Land cost, construction costs, and parcel configuration downtown cause projects built there to be significantly more expensive than equivalent projects elsewhere in the City. Downtown housing would be too expensive to improve average affordability within the City.

We already have a deficit of open space for the current population. Building "tall" makes this deficit worse by increasing the ratio of population to open space (even given the debatable classification of rooftops as "open space"). Combining new dense housing with open space on the same or nearby parcels is economically infeasible downtown, but would be possible elsewhere.

Increasing density near "transit" is a mistake if the capacity of the transit systems is insufficient to handle the new population. Given the anticipated increases in demand for Caltrain, the rather modest increases in service to Palo Alto envisioned by the current Caltrain business plan, and the limited arterial access to downtown for other transit modes, this is a significant risk. Development closer to El Camino, 101, or 280 would allow existing rights-of-way to be leveraged for transition periods and for eventual replacement by new systems. Again, PTC's suggestions are likely relevant h

27 people like this
Posted by mjh
a resident of College Terrace
on Jan 11, 2020 at 5:11 pm

Let's be clear who on the council is pushing increasing the downtown density, and for whose benefit.

29 people like this
Posted by Resident
a resident of Another Palo Alto neighborhood
on Jan 11, 2020 at 6:11 pm

If this is going to happen, I will tell you what I see happening and that's that apart from anyone who lives in downtown, the rest of Palo Alto residents will find somewhere else to go to shop and to eat.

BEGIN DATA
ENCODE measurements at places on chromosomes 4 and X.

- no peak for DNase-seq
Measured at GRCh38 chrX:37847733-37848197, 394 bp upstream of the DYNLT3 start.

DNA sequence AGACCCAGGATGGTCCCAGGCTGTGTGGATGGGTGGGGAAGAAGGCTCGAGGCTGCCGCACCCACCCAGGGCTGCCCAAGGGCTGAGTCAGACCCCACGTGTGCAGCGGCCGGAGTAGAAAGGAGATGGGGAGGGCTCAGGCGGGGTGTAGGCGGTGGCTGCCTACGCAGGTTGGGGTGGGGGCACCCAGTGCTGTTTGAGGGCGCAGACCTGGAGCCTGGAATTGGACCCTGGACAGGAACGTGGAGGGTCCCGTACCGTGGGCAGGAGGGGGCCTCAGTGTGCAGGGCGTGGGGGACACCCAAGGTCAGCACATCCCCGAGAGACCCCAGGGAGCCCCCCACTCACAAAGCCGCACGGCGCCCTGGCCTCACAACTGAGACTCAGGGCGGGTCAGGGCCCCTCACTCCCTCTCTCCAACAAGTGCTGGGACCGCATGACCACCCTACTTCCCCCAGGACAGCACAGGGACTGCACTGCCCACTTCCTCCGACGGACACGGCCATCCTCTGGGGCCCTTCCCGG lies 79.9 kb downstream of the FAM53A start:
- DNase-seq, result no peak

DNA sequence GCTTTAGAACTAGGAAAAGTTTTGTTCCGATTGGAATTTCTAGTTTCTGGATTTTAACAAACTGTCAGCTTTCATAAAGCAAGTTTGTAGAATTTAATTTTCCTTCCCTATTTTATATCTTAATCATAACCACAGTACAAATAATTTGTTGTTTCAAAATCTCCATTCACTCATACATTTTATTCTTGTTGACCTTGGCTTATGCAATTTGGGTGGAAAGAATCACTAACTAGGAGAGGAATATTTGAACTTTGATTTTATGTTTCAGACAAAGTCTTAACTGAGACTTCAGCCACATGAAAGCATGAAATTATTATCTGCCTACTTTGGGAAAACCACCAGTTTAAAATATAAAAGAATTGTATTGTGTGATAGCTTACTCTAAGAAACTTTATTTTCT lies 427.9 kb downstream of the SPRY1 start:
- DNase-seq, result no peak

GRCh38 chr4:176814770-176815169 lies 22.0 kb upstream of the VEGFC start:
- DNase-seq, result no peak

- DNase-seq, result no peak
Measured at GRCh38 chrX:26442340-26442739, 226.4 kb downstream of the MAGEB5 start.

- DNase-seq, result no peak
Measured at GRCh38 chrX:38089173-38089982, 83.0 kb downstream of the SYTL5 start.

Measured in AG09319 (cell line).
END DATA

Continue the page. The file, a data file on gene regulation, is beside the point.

It is already difficult to park, traffic is horrendous, and there is very little reason to go there when there are other alternatives which are easier to get to and easier to park. We already prefer Castro Street area to eat for those very reasons.

16 people like this
Posted by Annette
a resident of College Terrace
on Jan 12, 2020 at 7:50 am

This comes across as government-speak to me. Is there a Part 2 that addresses the actual building part of housing? I'm curious as to where increased development might happen downtown. Are we somehow, magically, adding stories to existing buildings? And if designation is the first step to allow further development, where's the EIR on that? Or is the just pesky detail?

I hope CC and Staff heed Waldfogel's concern. I also hope they read the post by Allen Akin. In theory it make sense to build near transit, but the fundamental prerequisite to that is having adequate transit. PA doesn't. And I recall reading somewhere that Stanford alone will absorb most if not all of any increased CalTrain capacity.

It's concerning that some of the same CC members who were rabid in their support of housing-unmitigated commercial development that caused PA's housing shortage mess are still on the dais, still able to impact the built environment. How much bigger a mess of things can they make?

1 person likes this
Posted by Annette
a resident of College Terrace
on Jan 12, 2020 at 7:53 am

Typo correction. Make that: Or is that just a pesky detail?

37 people like this
Posted by Online Name
a resident of Embarcadero Oaks/Leland
on Jan 12, 2020 at 3:54 pm

Why is it a priority to add yet more jobs, offices and commuters? Didn't thousands of residents call for limiting office growth?

Isn't a 6:1 imbalance enough??

19 people like this
Posted by Ed
a resident of Downtown North
on Jan 12, 2020 at 6:17 pm

I will argue that the only effective mass transit that services down town PA is Caltrain. VTA has been trying to figure out how to reduce service to PA for a long time, but keep PA on the hook as a funding source for their exceptionally poorly run agency. Before designating ANY part of PA as a hot bead of any development, please make sure the mass transit will be there as well.

8 people like this